Oscar nominee Bruce Berseford is set to direct a film adaptation of Madeleine St John’s beloved 1993 novel The Women in Black, having just received major production investment funding from Screen Australia. The film version comes after a successful stage musical adaptation of the book, renamed Ladies in Black.
Beresford, whose credits include Breaker Morant, Puberty Blues, Tender Mercies, and the Best Picture Oscar-winning Driving Miss Daisy, has wanted to adapt St John’s novel for many years, and is the literary executor of her estate.
In a 2009 edition of the novel, an introduction by Beresford tells of how he sent the first draft of the screenplay to St John shortly before her death in 2006. St John responded with no notes, simply that she looked forward to seeing the film.
In a statement, Beresford said: “I’ve been obsessed with making a film of Madeleine St John’s The Women in Black (now Ladies in Black) since I first read the novel about 15 years ago, after being told about it by Clive James, who had also been at Sydney University with Madeleine and myself. I was attracted by Madeleine’s wit, her light touch, her deft characterisations and her portrayal of a Sydney I knew so well — the Sydney of the 1950s and ‘60s — a time when the whole of Australia began to change because of the influx of European migrants (most of them escaping a depressed war-ruined Europe), who brought a whole range of talents (and invariably delicious cuisine) that created the successful multi-cultural society of the Australia we live in today.”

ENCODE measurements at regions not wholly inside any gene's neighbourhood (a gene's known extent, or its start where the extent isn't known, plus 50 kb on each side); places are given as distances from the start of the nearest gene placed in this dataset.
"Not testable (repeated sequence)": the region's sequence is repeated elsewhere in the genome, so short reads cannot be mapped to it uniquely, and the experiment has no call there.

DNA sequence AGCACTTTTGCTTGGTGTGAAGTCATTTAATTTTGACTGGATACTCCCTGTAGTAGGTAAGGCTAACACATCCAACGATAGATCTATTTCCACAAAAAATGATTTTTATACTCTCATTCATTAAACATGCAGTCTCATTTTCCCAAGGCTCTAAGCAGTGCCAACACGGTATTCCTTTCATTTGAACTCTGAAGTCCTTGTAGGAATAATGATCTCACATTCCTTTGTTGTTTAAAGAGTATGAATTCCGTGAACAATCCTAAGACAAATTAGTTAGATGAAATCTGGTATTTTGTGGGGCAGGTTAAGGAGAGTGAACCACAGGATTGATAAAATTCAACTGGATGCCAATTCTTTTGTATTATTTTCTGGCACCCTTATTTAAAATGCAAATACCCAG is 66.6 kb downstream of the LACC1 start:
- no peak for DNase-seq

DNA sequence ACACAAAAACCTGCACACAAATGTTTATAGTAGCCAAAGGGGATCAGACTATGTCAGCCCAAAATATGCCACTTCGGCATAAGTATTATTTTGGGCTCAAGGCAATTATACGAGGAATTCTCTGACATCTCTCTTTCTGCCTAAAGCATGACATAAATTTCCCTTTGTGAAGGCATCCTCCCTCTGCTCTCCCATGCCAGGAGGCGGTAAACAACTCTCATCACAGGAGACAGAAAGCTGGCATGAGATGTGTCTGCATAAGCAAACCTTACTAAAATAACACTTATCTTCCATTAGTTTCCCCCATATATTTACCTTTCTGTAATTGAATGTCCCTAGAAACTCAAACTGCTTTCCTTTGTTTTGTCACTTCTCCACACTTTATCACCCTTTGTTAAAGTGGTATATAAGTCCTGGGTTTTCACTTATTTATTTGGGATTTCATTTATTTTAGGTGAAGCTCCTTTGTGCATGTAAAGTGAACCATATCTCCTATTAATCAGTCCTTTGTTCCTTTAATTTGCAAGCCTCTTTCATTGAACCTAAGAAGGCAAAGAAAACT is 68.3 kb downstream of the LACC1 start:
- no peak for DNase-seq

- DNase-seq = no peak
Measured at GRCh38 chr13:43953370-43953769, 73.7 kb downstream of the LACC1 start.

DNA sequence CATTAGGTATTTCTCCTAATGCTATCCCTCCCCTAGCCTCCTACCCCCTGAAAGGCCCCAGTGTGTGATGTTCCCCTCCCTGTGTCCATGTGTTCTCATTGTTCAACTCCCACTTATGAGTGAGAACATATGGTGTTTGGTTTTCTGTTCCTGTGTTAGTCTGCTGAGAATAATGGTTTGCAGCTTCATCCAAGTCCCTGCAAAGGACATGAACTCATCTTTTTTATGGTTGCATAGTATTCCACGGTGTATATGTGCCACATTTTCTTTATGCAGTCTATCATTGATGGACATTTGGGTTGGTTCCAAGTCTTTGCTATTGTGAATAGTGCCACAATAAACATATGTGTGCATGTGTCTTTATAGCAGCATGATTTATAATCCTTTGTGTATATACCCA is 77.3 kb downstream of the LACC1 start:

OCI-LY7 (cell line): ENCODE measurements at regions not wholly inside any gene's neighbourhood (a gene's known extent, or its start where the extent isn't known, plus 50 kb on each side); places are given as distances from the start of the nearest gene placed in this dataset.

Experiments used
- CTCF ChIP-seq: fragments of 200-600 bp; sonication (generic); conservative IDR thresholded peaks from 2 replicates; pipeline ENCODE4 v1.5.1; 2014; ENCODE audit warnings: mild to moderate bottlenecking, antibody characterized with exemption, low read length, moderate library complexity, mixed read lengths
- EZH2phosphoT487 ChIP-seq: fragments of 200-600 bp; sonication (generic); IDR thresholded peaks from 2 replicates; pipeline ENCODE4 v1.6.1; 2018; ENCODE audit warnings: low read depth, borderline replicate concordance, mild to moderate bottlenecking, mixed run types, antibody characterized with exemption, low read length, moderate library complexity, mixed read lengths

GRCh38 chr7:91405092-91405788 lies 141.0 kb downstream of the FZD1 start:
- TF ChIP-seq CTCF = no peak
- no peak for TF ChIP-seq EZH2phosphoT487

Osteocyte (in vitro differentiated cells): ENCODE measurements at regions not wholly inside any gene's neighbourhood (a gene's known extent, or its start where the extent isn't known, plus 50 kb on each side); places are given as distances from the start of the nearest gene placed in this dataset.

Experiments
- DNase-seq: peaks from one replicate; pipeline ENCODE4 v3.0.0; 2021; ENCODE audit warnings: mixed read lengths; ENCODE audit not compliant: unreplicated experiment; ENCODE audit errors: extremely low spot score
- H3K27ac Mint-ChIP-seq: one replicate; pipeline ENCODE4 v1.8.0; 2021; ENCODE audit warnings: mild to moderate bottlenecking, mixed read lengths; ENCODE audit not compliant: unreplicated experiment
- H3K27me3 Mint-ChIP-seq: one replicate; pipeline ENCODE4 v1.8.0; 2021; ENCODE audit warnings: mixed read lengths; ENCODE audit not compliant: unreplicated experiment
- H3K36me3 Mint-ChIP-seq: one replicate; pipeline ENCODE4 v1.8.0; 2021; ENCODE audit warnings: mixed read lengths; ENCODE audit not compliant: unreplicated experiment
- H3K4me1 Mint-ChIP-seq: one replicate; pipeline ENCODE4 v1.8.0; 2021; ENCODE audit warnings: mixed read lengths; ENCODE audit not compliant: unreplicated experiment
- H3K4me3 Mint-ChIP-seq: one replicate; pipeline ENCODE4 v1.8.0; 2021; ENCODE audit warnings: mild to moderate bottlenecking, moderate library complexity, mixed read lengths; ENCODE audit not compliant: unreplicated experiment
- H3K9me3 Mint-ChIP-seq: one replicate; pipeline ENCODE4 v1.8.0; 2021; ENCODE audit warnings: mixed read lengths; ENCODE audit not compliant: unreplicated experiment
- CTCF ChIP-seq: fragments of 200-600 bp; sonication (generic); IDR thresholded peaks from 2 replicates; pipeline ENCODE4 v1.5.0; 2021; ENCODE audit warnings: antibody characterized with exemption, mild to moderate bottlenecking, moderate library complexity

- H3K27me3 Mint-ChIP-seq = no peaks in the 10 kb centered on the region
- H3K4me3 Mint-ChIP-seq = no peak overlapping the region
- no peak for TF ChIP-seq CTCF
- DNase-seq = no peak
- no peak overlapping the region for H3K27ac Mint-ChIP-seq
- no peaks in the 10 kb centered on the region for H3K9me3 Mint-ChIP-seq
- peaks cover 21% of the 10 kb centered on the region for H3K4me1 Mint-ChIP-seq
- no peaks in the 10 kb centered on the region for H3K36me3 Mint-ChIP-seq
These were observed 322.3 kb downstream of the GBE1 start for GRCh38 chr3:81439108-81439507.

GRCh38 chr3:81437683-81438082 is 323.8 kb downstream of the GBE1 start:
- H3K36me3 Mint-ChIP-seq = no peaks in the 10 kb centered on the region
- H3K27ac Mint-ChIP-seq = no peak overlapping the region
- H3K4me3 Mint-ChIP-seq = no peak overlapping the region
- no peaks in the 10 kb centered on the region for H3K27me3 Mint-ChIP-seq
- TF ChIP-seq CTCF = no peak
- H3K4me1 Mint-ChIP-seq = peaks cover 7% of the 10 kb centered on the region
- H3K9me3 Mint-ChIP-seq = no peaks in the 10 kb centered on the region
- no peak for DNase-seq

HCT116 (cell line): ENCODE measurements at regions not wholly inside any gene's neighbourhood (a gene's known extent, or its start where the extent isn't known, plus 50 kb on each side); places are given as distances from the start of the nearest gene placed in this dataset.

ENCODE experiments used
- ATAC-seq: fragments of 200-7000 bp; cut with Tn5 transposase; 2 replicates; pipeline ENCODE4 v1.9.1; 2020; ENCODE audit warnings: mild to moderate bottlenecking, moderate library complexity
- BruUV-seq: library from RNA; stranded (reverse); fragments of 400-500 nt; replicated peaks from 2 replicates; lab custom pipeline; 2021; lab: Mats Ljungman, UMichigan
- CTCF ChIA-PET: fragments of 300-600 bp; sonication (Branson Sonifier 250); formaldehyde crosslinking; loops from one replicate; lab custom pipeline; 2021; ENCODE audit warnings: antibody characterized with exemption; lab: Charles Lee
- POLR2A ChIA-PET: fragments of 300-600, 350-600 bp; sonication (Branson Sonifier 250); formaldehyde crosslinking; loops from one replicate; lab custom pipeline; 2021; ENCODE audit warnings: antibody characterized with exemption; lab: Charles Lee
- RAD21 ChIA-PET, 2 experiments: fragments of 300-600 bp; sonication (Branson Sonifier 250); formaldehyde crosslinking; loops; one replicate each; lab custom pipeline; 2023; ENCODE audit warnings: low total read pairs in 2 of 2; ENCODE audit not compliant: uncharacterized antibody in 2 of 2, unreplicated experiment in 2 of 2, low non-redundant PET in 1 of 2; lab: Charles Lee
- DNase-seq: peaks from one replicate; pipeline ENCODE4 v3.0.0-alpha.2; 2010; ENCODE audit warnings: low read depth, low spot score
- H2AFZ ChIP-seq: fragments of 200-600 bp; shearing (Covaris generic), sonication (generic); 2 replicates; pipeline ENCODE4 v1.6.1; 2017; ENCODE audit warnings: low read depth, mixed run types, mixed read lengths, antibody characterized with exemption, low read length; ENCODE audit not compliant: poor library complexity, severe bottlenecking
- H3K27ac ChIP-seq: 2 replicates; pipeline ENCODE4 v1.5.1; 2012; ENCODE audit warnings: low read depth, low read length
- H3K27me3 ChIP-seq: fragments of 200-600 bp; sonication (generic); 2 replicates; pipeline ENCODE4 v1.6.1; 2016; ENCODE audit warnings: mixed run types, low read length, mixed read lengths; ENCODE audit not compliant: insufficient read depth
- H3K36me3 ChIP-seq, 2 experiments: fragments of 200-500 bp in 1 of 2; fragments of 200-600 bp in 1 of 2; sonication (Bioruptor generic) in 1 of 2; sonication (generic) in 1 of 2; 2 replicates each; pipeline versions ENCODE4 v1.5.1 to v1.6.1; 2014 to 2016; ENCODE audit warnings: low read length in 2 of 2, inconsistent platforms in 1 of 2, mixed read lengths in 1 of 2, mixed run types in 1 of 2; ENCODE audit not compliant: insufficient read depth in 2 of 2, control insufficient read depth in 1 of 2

Ladies in Black follows Lisa, a young suburban Australian girl whose eyes are opened to the world when she scores a casual job at one of Sydney’s biggest department stores in the summer of 1959. She meets the formidable and diverse saleswomen who populate the department store, and guide her cultural awakening.
Screen Australia CEO Graeme Mason says the female-led story has the potential to be another box office hit like The Dressmaker.
The film will be distributed by Sony Pictures and produced by Allanah Zitserman and Samson Productions’ Sue Milliken, who co-wrote the screenplay with Beresford. It marks Beresford’s first Australian film since 2009’s Mao’s Last Dancer, and will shoot in Sydney this year.